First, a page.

Peter Hames was born in the northern English city of Leeds, educated at Oxford, and founded a digital health startup in London in 2010. Six months ago, he and his company moved to San Francisco.
Hames had the backing of doctors, patients and venture capitalists for Sleepio, an online insomnia treatment. But he couldn’t see a way to sell the idea to the U.K.’s National Health Service, which controls virtually all medical spending in Britain. In California, by contrast, he’s marketing to companies that self-insure their employees.
“The bigger opportunity was here,” Hames, 35, said by phone from San Francisco’s Mission District. “I wanted to see it happen in the U.K. but it was clear it wasn’t going to.”
Venture capital investors plowed more than $4 billion into digital health startups in the U.S. last year, more than twice the total of 2013, according to Rock Health, a fund in San Francisco. Though no directly comparable data exists for Europe, the total is likely less than 100 million euros, according to the European Private Equity and Venture Capital Association.
The gap means fewer opportunities for European entrepreneurs in one of the fastest-growing areas of technology, so there’s less likelihood that a startup might grow into a major employer. And it means any health benefits and cost savings from digital initiatives will take longer to reach the region’s medical systems and taxpayers even as the NHS -- projecting a 30-billion pound ($47 billion) shortfall by 2021 -- says it’s counting on innovation to cut costs.
Index Ventures, a fund with offices in London that was an early investor in Skype, Soundcloud and Dropbox, backed Hames and encouraged his move to the U.S. The firm has looked into another half-dozen or so digital health companies in Europe, but could never envision a market, said Ophelia Brown, a principal at Index.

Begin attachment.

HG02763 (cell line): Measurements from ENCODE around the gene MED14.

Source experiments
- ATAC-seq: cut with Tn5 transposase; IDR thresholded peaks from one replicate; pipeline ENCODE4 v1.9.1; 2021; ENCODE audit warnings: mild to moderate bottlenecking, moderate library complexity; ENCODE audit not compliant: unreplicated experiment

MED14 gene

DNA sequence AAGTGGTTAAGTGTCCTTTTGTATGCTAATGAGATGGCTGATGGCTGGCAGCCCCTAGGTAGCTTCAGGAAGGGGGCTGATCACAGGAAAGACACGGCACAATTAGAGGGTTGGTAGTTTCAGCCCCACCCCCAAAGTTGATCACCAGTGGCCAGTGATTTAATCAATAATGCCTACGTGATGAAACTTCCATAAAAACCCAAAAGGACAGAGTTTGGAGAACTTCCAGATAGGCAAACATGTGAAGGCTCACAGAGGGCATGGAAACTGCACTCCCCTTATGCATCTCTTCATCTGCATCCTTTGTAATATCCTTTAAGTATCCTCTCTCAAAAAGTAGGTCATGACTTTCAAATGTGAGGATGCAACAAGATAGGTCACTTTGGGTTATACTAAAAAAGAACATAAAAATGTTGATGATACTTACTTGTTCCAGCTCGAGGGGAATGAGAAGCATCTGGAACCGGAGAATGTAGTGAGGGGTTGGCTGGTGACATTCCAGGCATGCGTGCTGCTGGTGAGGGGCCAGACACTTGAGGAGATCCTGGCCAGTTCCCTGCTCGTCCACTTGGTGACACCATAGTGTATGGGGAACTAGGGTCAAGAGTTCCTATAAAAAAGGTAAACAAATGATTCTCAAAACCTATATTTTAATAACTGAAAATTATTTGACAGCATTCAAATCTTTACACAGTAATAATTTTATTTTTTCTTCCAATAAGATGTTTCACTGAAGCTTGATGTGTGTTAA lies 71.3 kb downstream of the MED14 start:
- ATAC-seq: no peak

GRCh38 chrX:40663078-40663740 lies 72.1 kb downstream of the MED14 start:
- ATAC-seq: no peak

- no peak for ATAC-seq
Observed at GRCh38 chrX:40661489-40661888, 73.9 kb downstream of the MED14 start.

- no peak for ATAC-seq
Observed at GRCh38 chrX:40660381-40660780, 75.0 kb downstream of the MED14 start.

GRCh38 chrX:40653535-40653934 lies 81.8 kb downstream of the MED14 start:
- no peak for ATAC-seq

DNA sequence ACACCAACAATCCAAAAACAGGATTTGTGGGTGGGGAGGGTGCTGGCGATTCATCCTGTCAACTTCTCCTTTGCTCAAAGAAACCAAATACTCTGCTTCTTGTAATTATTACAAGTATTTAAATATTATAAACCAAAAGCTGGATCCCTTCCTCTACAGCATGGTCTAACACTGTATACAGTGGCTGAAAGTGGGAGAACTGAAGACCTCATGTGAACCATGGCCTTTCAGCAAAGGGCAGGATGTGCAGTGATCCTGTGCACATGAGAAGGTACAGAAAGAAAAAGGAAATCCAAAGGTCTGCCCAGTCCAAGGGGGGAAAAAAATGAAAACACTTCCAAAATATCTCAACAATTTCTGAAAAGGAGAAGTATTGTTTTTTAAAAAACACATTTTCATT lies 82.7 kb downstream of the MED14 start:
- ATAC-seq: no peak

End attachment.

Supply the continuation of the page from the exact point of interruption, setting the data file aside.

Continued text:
“We see so many great ideas, but health-care solutions don’t have a great revenue model,” Brown said. “You need to see who will pay for it.”
The problem is particularly acute in the U.K. In Germany and France, not all medical services are free for consumers, so they’re willing to pay for online products. In Britain, by contrast, the NHS covers virtually all health expenses, so entrepreneurs can’t avoid dealing with its bureaucracy.
To sell to the NHS, a vendor must first become an approved supplier by getting on one of the lists the government maintains. The lists, called frameworks, cover everything from pacemakers to office shelves to ambulances, and can expire after three to five years. Figuring out how to get on them can be baffling for startups, particularly those with technologies that don’t fit into neat categories. Once approved, a supplier must convince buyers at each of the NHS’s 209 regional units or one of dozens of other groups that control health-care spending.
“The complexity is massive,” said Mark Doorbar, chief executive officer of Safe Patient Systems Ltd., a company outside Birmingham that makes software for monitoring vital signs via mobile devices.